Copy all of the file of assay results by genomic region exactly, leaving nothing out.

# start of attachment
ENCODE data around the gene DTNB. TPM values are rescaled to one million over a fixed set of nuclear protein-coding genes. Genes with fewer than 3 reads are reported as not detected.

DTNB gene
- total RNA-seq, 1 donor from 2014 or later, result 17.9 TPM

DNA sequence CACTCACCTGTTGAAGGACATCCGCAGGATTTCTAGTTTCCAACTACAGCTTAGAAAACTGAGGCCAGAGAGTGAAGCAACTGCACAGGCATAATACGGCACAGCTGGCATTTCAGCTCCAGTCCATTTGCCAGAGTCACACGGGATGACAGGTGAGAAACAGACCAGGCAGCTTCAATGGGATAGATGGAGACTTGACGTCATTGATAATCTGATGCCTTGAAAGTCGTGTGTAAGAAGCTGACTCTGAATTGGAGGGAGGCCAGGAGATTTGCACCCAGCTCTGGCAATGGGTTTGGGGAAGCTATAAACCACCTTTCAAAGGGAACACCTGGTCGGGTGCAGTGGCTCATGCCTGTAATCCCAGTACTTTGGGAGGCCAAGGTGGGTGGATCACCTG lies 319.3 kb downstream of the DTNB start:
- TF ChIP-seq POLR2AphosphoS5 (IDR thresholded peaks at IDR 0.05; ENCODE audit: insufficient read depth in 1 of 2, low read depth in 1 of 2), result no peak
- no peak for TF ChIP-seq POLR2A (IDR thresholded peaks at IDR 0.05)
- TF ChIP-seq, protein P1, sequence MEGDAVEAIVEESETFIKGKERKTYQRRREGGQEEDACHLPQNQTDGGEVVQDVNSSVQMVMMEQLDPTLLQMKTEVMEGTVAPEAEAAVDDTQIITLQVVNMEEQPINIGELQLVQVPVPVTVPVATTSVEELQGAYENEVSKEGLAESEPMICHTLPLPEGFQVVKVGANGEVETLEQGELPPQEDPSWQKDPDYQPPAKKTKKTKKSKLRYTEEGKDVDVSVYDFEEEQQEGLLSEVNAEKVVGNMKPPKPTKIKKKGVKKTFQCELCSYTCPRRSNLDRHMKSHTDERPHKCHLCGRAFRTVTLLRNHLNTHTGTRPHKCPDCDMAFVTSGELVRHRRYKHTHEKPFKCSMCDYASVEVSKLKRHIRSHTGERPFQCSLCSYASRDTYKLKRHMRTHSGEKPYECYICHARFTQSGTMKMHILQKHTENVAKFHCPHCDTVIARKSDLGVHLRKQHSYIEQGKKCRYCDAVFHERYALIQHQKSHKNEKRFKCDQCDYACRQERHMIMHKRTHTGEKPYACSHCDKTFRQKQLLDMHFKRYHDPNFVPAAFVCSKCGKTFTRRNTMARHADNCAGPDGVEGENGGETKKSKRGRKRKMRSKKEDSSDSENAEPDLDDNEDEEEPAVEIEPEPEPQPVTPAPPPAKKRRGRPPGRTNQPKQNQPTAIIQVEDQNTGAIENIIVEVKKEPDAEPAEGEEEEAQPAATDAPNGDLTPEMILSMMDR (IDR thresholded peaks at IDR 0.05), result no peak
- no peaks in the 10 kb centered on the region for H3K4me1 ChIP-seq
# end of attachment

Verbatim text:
ENCODE data around the gene DTNB. TPM values are rescaled to one million over a fixed set of nuclear protein-coding genes. Genes with fewer than 3 reads are reported as not detected.

DTNB gene
- total RNA-seq, 1 donor from 2014 or later, result 17.9 TPM

DNA sequence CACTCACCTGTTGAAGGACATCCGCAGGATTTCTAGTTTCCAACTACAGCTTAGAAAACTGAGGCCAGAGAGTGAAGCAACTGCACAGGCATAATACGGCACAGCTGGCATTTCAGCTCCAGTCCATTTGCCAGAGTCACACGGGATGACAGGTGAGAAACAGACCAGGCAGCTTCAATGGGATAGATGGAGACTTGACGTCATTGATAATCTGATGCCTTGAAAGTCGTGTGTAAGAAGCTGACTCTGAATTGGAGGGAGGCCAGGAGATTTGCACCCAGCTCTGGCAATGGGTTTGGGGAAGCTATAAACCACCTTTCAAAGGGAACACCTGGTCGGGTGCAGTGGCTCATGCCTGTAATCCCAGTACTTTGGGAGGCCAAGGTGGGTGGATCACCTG lies 319.3 kb downstream of the DTNB start:
- TF ChIP-seq POLR2AphosphoS5 (IDR thresholded peaks at IDR 0.05; ENCODE audit: insufficient read depth in 1 of 2, low read depth in 1 of 2), result no peak
- no peak for TF ChIP-seq POLR2A (IDR thresholded peaks at IDR 0.05)
- TF ChIP-seq, protein P1, sequence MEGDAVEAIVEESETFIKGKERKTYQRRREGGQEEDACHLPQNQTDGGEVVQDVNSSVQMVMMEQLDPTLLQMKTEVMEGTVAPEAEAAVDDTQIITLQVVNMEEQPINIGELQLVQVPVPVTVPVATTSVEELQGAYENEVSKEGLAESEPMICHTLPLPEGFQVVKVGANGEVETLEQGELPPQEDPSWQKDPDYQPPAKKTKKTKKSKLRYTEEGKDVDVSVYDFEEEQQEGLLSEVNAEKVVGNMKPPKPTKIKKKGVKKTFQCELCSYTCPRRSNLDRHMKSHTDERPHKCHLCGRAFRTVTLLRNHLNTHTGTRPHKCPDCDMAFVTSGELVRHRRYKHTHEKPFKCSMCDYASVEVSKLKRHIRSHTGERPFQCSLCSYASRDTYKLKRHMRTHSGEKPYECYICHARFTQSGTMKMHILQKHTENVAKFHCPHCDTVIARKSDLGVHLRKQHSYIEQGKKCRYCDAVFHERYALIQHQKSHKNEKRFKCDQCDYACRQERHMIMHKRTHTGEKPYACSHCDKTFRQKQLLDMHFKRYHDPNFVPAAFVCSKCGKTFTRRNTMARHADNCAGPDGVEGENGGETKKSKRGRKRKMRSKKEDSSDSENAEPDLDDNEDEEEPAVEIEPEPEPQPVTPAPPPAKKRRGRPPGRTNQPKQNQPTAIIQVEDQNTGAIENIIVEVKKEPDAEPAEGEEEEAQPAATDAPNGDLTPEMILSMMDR (IDR thresholded peaks at IDR 0.05), result no peak
- no peaks in the 10 kb centered on the region for H3K4me1 ChIP-seq